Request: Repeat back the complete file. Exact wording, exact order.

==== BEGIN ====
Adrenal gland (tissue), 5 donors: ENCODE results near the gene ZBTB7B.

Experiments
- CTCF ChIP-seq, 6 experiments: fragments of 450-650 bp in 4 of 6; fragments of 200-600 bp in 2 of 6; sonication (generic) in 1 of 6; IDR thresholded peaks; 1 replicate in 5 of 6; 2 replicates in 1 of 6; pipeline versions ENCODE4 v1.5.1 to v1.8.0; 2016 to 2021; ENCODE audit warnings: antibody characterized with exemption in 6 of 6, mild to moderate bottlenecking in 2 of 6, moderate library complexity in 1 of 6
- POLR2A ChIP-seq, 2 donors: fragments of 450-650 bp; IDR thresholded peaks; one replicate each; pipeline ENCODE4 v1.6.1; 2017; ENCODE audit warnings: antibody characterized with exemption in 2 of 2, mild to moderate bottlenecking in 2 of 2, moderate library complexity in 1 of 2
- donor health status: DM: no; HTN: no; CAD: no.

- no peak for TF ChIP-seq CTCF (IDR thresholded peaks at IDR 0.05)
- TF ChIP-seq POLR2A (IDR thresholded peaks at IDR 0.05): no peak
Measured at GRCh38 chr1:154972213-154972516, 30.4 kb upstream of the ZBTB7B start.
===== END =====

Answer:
Adrenal gland (tissue), 5 donors: ENCODE results near the gene ZBTB7B.

Experiments
- CTCF ChIP-seq, 6 experiments: fragments of 450-650 bp in 4 of 6; fragments of 200-600 bp in 2 of 6; sonication (generic) in 1 of 6; IDR thresholded peaks; 1 replicate in 5 of 6; 2 replicates in 1 of 6; pipeline versions ENCODE4 v1.5.1 to v1.8.0; 2016 to 2021; ENCODE audit warnings: antibody characterized with exemption in 6 of 6, mild to moderate bottlenecking in 2 of 6, moderate library complexity in 1 of 6
- POLR2A ChIP-seq, 2 donors: fragments of 450-650 bp; IDR thresholded peaks; one replicate each; pipeline ENCODE4 v1.6.1; 2017; ENCODE audit warnings: antibody characterized with exemption in 2 of 2, mild to moderate bottlenecking in 2 of 2, moderate library complexity in 1 of 2
- donor health status: DM: no; HTN: no; CAD: no.

- no peak for TF ChIP-seq CTCF (IDR thresholded peaks at IDR 0.05)
- TF ChIP-seq POLR2A (IDR thresholded peaks at IDR 0.05): no peak
Measured at GRCh38 chr1:154972213-154972516, 30.4 kb upstream of the ZBTB7B start.